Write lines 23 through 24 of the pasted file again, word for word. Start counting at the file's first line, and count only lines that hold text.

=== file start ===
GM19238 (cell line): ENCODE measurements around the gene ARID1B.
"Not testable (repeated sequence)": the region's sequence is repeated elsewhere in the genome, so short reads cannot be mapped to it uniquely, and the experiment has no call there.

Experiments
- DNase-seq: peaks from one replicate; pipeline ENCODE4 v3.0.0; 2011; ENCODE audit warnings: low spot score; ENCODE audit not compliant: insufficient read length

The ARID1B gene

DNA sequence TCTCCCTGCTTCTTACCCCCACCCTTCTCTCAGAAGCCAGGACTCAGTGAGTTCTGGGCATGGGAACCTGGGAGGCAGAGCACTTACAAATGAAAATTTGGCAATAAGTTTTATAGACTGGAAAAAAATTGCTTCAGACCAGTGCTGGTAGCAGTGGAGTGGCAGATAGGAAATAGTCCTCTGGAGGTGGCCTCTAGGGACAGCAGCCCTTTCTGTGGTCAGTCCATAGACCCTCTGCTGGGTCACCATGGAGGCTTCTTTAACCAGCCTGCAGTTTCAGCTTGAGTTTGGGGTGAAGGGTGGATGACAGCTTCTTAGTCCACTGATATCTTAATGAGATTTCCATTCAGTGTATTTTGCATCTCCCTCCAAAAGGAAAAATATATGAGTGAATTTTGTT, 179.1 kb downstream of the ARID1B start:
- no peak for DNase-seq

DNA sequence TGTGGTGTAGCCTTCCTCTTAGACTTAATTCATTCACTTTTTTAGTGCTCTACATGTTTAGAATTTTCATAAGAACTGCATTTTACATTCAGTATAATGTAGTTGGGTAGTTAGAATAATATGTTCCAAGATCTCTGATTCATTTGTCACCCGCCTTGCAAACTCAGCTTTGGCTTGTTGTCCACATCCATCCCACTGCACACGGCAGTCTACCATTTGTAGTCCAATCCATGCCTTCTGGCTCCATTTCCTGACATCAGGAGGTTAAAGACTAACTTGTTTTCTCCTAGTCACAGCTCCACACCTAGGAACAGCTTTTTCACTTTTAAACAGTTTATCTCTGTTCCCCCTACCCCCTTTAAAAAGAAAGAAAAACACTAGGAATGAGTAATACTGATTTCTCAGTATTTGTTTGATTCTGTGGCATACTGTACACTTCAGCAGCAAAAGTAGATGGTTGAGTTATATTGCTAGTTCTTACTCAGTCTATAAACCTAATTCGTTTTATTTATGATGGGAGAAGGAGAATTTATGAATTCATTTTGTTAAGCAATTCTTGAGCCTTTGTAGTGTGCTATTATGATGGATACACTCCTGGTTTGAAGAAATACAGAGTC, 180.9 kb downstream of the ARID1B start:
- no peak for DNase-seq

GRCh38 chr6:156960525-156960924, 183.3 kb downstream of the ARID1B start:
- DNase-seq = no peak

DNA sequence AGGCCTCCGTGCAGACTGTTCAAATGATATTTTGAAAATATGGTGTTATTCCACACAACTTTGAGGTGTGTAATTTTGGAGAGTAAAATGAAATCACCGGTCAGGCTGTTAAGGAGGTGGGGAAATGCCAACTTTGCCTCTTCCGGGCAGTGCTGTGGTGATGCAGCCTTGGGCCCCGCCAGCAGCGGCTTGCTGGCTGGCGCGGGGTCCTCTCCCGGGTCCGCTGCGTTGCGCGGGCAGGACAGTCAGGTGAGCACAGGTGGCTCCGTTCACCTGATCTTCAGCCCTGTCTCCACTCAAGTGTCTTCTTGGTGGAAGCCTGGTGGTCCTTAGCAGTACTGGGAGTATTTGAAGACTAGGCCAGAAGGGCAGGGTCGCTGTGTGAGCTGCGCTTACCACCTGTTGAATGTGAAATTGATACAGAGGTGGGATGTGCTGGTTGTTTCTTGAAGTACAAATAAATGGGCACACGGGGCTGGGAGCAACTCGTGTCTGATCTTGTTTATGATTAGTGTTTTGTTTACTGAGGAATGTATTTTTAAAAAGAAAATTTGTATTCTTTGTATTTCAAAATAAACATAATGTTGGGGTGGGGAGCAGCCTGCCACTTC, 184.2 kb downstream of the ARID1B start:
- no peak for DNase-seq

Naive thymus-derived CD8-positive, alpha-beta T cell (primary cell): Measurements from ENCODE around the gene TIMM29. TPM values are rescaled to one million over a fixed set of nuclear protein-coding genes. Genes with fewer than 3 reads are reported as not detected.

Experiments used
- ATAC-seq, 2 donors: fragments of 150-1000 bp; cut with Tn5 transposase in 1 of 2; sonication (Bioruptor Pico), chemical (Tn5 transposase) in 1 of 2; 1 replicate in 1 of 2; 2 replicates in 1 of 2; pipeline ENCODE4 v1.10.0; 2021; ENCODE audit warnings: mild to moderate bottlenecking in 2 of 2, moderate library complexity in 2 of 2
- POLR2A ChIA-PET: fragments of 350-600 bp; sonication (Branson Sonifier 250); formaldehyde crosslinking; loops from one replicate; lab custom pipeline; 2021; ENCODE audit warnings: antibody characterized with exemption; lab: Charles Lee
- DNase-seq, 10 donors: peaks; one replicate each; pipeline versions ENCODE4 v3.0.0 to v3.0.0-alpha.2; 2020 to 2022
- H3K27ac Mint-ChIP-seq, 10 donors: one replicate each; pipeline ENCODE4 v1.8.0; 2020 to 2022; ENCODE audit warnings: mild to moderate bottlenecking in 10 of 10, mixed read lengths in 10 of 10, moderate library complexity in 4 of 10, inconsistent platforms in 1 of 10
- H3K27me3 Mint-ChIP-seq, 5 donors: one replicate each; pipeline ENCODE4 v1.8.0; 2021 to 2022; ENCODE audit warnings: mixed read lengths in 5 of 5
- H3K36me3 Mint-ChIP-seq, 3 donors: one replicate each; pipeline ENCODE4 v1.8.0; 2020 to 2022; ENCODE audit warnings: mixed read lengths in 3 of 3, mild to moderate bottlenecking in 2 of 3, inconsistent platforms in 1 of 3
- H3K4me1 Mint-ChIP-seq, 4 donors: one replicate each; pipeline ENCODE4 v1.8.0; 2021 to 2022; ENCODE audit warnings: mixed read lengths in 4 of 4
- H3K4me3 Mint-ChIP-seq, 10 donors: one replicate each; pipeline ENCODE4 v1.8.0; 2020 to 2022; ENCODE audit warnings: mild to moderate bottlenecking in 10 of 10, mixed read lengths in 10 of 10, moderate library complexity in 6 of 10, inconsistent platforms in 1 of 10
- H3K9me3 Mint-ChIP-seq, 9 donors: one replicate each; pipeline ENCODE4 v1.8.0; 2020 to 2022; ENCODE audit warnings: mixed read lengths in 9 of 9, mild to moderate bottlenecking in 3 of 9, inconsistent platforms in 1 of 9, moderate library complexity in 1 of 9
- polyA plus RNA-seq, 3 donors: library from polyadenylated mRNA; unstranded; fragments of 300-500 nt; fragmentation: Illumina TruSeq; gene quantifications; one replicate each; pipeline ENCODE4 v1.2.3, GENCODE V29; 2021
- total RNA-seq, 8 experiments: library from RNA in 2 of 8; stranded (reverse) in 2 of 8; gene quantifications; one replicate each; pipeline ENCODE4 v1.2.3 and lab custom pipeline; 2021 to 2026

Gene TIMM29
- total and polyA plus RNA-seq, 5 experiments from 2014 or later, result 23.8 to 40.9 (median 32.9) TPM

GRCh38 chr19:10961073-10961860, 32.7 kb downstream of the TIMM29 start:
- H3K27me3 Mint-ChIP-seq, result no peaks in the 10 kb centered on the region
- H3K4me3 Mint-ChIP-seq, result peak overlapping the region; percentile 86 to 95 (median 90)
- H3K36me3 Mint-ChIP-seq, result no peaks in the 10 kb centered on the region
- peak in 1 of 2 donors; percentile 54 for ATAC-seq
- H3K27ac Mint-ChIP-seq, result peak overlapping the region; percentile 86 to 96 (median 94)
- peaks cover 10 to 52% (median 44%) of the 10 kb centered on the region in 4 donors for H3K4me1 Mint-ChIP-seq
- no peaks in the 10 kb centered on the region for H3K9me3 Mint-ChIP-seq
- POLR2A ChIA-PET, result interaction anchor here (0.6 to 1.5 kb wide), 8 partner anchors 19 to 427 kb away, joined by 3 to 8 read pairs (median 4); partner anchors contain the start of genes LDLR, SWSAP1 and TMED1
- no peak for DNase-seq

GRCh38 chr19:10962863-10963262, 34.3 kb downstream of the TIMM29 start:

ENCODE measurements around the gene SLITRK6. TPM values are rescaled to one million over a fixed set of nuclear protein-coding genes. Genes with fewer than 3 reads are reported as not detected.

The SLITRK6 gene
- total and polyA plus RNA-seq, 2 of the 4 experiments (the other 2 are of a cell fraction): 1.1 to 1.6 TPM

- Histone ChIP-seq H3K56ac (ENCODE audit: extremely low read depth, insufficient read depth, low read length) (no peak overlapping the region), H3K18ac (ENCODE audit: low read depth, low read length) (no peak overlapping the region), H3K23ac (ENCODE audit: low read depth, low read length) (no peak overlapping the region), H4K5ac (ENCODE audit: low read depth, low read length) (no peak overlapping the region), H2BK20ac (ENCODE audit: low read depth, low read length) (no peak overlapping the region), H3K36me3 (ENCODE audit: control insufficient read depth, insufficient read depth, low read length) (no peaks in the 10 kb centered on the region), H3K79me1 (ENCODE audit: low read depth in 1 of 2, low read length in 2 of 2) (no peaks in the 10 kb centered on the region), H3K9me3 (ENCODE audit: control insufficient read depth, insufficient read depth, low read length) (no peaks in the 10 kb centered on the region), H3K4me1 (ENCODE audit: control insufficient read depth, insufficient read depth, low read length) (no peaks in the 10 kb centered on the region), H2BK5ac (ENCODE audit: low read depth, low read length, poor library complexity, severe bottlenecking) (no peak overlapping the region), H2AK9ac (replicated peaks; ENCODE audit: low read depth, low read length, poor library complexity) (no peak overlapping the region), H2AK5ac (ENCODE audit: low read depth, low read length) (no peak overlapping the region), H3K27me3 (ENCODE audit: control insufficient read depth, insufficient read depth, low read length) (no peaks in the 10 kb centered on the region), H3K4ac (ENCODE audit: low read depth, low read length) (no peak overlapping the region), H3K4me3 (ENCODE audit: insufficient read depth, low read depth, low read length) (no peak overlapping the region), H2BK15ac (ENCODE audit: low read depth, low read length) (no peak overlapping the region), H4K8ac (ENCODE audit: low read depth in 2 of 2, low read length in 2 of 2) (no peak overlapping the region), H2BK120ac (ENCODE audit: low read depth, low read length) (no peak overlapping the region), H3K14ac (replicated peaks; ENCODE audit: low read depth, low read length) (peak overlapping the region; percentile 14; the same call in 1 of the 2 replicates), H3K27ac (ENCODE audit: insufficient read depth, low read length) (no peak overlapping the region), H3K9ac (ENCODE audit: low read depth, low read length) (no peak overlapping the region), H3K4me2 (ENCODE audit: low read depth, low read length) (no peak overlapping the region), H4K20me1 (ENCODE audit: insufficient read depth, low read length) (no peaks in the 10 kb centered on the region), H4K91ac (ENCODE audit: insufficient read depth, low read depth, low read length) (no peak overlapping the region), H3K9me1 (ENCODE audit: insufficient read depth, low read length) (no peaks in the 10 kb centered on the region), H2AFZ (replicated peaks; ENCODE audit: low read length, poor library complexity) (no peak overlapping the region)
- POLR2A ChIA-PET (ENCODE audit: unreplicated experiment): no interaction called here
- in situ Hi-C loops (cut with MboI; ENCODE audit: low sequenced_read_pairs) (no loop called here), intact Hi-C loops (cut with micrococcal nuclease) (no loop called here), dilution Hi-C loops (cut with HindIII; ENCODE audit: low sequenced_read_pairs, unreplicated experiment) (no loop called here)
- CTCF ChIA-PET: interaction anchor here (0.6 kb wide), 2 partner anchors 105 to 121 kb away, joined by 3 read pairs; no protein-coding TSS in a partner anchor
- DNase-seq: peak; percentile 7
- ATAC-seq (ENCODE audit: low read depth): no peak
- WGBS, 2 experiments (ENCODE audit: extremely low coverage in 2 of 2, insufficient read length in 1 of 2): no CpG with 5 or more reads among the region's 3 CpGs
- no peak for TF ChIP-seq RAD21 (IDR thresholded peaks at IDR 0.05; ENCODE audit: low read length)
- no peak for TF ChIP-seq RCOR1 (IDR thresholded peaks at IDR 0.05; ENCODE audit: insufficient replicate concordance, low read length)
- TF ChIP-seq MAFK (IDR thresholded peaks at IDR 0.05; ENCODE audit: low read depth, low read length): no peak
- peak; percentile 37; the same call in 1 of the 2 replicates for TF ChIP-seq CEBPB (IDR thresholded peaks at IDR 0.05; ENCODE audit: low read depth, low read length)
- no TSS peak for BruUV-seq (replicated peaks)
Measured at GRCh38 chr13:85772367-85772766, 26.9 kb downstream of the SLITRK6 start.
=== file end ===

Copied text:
- H3K4me3 Mint-ChIP-seq, 10 donors: one replicate each; pipeline ENCODE4 v1.8.0; 2020 to 2022; ENCODE audit warnings: mild to moderate bottlenecking in 10 of 10, mixed read lengths in 10 of 10, moderate library complexity in 6 of 10, inconsistent platforms in 1 of 10
- H3K9me3 Mint-ChIP-seq, 9 donors: one replicate each; pipeline ENCODE4 v1.8.0; 2020 to 2022; ENCODE audit warnings: mixed read lengths in 9 of 9, mild to moderate bottlenecking in 3 of 9, inconsistent platforms in 1 of 9, moderate library complexity in 1 of 9